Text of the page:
Italy is a sunny place, but free speech is rather chilled. The nation was ranked seventy-ninth in press freedom in 2009. For years, major journalists who criticized Sylvio Berlusconi were routinely fired. Prosecutors had the right to throw journalists in jail on fairly flimsy grounds, and most Italian journalists assumed that their phones were tapped. Courageous, smart Italian journalists could be found on the front lines of stories about war and social issues, but those who did investigative work generally didn't take on the government. (p. 240-241)
The Italian justice system has undergone some reforms since the Roman days, but it still has flaws regarding the presentation of evidence that would not be tolerated in American courts. However, it is useless to describe these differences to anyone in Italy. Whatever flaws are identified, the Italians will correctly note that they don't have capital punishment like in America. Adding to justifiable anti-American attitudes is an incident almost unknown to American but still very vivid in the minds of Italians. This is what they call the Strage del Cermis ("Massacre of Cermis") where the wing of a low-flying U.S. military plane severed the cable of an aerial tramway, causing the deaths of 20 people. Tried in U.S. courts, the pilot and navigator were acquited of all manslaughter and homicide charges.
To me, the most fascinating part of The Fatal Gift of Beauty is Nina Burleigh's discussion how evidence builds on itself. Human beings struggle for coherency and consistency, so we tend to reinterpret evidence in the light of other evidence that we regard as more persuasive. In most criminal justice systems, a suspect's confession is considered the most persuasive piece of evidence, so it's not surprising how a confession can cause other evidence — even supposedly objective evidence like fingerprints and DNA — to be re-evaluated in light of a confession. Perceptions and memories magically morph with a simple change of perspective.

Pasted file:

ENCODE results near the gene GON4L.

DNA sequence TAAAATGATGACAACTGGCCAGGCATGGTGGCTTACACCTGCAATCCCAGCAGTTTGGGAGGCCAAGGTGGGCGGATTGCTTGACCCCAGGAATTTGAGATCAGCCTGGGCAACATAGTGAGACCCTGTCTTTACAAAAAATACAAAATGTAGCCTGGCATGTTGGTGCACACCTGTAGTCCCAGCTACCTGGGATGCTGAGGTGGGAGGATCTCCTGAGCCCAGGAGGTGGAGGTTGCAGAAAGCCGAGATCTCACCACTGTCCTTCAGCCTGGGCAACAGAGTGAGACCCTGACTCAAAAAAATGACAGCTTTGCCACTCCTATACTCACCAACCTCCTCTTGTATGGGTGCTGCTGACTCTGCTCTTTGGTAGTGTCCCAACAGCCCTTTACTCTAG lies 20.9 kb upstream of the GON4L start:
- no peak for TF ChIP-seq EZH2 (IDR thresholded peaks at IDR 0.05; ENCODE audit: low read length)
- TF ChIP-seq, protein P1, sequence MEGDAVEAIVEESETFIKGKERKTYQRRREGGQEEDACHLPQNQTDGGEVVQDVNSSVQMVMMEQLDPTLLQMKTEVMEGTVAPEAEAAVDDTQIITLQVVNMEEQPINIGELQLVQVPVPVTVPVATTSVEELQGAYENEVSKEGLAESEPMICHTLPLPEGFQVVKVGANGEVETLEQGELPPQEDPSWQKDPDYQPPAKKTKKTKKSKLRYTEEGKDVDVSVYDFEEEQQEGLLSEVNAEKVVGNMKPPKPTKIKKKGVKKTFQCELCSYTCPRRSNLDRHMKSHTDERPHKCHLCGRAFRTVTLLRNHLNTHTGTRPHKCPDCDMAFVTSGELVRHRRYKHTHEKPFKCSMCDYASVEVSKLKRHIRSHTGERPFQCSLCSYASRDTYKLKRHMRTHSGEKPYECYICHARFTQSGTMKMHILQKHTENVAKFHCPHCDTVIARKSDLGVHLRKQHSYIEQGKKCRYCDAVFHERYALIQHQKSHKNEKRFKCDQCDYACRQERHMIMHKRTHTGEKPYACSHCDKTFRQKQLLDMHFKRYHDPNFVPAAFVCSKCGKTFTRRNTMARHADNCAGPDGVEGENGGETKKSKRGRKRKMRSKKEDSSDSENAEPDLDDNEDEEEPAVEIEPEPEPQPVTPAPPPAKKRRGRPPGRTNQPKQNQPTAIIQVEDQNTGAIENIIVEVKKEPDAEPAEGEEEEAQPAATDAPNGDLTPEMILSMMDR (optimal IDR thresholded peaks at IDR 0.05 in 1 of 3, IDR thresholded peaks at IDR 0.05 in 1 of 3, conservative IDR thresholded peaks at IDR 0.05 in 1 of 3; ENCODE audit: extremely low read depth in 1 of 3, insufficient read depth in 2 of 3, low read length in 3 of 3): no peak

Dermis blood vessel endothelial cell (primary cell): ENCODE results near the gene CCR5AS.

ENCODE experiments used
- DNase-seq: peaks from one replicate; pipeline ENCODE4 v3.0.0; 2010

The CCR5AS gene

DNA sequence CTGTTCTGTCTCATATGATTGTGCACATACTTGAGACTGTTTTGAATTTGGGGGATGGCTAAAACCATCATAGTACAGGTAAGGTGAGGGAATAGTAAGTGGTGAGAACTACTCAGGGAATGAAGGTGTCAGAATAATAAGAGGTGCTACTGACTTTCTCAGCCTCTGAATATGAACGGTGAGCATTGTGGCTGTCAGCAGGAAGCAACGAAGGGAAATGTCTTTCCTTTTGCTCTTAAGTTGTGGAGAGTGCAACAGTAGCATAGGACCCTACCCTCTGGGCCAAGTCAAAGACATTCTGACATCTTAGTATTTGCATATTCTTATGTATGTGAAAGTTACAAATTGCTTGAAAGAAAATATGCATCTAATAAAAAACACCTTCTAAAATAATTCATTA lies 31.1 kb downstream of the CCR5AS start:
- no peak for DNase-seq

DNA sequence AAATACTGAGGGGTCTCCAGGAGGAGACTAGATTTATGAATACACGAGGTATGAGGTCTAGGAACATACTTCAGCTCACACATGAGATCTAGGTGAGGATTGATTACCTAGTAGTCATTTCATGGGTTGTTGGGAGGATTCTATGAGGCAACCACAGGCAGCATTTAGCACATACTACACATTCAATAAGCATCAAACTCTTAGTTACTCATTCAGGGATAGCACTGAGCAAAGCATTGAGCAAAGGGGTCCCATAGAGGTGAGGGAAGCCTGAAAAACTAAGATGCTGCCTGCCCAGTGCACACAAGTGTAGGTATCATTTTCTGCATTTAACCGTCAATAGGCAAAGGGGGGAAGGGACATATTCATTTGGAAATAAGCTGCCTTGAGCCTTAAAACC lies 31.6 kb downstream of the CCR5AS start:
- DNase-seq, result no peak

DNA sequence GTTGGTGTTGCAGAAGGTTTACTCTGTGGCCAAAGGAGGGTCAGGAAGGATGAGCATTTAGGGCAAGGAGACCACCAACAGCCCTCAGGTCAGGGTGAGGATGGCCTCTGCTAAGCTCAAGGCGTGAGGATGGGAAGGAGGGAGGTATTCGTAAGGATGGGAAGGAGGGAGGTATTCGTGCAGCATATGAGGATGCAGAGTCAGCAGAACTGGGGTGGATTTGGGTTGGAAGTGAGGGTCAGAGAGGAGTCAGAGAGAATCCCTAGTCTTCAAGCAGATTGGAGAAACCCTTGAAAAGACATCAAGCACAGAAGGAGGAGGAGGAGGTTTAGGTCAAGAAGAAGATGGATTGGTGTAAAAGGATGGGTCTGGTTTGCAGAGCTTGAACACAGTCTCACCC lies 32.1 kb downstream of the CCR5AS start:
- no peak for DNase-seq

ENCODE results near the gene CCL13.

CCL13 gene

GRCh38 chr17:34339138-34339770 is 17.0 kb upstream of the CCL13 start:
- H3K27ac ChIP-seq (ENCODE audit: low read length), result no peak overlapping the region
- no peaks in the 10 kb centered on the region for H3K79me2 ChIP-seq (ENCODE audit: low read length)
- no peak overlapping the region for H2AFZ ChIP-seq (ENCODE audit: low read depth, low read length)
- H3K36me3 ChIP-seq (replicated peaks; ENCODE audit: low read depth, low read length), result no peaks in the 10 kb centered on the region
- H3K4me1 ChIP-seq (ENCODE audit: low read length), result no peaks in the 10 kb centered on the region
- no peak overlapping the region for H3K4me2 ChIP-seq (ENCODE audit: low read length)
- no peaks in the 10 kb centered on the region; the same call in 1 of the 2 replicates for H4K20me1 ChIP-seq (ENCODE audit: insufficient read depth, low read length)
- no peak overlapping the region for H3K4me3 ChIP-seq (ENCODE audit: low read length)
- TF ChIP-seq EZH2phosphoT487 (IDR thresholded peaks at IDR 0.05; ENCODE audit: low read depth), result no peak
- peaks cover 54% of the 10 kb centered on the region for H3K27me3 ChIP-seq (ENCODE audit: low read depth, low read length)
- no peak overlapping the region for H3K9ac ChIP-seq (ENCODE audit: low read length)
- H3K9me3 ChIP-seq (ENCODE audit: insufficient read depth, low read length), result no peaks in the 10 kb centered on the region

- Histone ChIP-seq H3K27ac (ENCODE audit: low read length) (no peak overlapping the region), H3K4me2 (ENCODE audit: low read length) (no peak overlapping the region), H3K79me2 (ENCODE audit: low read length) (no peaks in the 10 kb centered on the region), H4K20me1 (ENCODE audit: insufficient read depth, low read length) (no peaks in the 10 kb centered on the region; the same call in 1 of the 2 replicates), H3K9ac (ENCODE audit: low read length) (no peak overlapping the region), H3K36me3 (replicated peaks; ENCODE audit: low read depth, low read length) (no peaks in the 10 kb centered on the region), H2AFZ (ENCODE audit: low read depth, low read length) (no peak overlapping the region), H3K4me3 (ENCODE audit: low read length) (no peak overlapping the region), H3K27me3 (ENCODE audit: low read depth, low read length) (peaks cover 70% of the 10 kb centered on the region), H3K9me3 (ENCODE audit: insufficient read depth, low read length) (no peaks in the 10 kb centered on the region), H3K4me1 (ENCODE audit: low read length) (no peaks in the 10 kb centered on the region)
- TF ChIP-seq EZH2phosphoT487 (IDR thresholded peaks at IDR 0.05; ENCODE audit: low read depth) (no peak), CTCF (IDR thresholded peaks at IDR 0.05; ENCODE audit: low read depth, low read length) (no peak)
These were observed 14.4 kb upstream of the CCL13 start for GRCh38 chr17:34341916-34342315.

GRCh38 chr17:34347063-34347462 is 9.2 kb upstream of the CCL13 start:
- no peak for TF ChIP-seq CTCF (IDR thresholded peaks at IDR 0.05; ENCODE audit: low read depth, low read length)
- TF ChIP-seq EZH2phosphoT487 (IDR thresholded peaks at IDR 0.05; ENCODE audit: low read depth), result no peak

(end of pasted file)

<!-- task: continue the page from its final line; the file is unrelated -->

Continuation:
And it's not as if no one is cognizant of these problems. Indeed, the all-important confession is routinely obtained through the Reid technique, developed in the United States in the 1940s but now known to lead to false confessions. The Reid technique consists of psychological battering over an extended period of time, and in the case of Amanda Knox, it was followed by a contrasting comforting session in which she was coaxed to imagine what she might have experienced had she been present at the crime.